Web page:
NEW YORK (Reuters Health) – A survey from the United States and Canada found 40 percent of police officers had symptoms of a sleep disorder, including sleep apnea and insomnia.
Officers who screened positive for those disorders were also more likely to be burnt out, depressed or have an anxiety disorder. And over the next two years, they committed more administrative errors and safety violations and were more prone to falling asleep at the wheel than sound sleepers.
“In general we have this cultural attitude of, sleep is for the weak,” said Dr. Michael Grandner, from the Center for Sleep and Circadian Neurobiology at the University of Pennsylvania in Philadelphia.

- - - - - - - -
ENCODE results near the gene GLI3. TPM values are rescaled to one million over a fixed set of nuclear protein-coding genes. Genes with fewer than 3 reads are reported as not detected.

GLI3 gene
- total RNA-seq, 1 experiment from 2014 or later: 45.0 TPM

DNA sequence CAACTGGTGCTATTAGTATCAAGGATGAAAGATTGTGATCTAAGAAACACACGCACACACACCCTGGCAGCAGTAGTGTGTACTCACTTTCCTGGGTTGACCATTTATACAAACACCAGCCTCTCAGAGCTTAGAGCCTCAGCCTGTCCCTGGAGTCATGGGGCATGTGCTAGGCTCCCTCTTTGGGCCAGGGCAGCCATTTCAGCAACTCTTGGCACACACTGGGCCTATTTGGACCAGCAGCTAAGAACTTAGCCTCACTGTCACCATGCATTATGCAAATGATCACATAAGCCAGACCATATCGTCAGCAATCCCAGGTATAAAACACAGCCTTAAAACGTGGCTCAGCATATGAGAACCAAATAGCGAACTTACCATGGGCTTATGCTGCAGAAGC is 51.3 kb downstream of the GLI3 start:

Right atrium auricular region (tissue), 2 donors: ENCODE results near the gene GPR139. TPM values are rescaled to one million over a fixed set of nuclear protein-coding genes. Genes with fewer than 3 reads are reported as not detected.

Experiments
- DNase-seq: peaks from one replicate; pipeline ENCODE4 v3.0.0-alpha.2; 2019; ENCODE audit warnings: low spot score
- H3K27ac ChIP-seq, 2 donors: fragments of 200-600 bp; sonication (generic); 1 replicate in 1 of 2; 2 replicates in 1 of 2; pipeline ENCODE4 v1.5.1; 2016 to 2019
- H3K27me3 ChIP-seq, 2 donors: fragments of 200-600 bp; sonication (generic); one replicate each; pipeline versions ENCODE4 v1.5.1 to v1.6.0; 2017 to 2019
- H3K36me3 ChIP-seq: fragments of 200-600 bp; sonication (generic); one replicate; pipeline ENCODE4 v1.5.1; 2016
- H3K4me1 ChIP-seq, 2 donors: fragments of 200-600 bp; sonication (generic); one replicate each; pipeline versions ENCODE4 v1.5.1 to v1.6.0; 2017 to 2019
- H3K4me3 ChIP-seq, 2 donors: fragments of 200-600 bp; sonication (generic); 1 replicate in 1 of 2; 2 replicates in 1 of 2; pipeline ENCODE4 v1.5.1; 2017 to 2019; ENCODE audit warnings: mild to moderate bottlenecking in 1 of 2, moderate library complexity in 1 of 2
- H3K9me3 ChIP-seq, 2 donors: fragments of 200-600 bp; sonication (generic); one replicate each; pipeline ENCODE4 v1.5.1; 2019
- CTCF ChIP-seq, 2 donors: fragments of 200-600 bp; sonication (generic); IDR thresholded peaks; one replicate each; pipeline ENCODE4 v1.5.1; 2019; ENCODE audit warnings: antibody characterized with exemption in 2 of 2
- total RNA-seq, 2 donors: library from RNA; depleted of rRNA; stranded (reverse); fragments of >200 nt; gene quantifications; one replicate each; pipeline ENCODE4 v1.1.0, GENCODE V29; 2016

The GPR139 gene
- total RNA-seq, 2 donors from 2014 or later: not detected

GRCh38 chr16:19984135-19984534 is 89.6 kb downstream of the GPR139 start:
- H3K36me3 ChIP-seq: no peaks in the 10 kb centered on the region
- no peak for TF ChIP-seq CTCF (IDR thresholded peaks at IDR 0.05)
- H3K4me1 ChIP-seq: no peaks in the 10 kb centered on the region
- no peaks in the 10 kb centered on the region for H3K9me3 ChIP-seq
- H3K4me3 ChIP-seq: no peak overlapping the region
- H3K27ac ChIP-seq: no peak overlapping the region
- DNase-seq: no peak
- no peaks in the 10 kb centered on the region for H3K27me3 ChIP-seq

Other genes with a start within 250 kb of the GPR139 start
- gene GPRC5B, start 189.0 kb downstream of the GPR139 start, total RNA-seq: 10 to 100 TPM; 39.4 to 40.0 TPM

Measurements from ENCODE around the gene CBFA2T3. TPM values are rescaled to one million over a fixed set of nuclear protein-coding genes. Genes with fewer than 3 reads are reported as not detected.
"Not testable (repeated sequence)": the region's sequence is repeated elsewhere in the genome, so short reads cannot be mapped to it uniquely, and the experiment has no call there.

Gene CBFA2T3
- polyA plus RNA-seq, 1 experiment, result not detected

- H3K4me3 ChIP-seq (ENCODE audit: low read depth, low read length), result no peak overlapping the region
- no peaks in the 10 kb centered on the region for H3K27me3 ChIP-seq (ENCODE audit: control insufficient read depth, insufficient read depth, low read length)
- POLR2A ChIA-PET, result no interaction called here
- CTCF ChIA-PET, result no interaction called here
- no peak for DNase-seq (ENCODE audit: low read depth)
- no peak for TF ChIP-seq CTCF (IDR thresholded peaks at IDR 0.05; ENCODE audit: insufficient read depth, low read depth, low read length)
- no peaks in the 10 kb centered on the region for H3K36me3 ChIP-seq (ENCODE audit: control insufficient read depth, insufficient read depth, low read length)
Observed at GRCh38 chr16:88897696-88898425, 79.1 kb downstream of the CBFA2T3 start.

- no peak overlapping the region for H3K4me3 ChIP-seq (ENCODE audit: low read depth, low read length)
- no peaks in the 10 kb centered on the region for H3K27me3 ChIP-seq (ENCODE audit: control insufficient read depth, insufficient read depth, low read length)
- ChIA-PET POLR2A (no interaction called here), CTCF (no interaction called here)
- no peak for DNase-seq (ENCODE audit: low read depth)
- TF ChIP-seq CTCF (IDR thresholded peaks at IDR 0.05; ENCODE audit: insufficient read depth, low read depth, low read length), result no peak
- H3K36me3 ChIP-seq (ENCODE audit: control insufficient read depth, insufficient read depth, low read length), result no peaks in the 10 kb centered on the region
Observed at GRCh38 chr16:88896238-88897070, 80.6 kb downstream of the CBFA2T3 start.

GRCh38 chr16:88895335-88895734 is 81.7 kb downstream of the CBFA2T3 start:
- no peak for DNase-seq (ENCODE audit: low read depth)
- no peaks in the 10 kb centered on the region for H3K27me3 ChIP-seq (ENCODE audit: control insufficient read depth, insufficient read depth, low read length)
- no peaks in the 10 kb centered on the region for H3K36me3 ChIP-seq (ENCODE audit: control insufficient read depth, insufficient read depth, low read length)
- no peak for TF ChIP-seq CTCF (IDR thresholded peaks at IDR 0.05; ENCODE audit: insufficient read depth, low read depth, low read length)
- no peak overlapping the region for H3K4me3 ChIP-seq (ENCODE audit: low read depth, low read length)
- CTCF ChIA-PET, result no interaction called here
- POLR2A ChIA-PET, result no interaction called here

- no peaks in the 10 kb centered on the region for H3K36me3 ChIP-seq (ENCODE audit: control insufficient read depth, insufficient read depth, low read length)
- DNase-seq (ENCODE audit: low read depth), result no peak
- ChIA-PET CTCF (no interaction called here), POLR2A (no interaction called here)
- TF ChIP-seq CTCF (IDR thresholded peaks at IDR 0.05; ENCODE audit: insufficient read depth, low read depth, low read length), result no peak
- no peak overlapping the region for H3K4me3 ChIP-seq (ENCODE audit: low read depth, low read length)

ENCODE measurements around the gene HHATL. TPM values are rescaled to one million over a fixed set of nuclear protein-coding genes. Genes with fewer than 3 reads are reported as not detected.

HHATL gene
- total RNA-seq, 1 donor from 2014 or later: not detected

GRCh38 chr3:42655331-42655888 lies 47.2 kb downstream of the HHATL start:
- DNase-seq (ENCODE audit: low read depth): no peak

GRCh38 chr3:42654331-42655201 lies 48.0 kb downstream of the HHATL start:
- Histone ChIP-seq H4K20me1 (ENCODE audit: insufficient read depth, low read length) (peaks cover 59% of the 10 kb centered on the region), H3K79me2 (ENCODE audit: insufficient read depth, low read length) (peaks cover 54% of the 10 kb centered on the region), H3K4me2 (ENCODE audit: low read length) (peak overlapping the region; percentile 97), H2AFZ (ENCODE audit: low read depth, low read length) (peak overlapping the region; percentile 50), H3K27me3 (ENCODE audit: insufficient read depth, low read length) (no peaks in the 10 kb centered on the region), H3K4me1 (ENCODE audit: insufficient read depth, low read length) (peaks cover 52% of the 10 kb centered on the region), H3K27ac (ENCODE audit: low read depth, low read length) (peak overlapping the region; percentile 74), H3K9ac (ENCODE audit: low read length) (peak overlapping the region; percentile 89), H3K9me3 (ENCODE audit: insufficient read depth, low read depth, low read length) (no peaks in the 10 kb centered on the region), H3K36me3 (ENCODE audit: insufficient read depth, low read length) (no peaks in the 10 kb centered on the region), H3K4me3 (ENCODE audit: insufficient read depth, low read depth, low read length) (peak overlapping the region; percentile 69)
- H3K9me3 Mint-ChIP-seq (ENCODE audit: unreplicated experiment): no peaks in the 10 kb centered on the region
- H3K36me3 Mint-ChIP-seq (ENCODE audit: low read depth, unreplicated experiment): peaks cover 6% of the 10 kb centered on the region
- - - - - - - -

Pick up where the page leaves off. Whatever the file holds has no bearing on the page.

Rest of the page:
“When you’re in an environment where signs of weakness are particularly discouraged, there may be a social pressure to not address sleep problems or to shrug them off,” added Grandner, the author of a commentary published with the new study in the Journal of the American Medical Association.
But when police officers in particular suffer from sleep problems, he said, it becomes a public health and safety problem.
“It’s not just the people with sleep disorders that are affected,” Grandner told Reuters Health. “If they’re impaired, you’re at risk.”
Researchers say police departments could do more to make sure that officers with sleep disorders get the appropriate treatment, which may include sleep machines, therapy or changes in work schedules.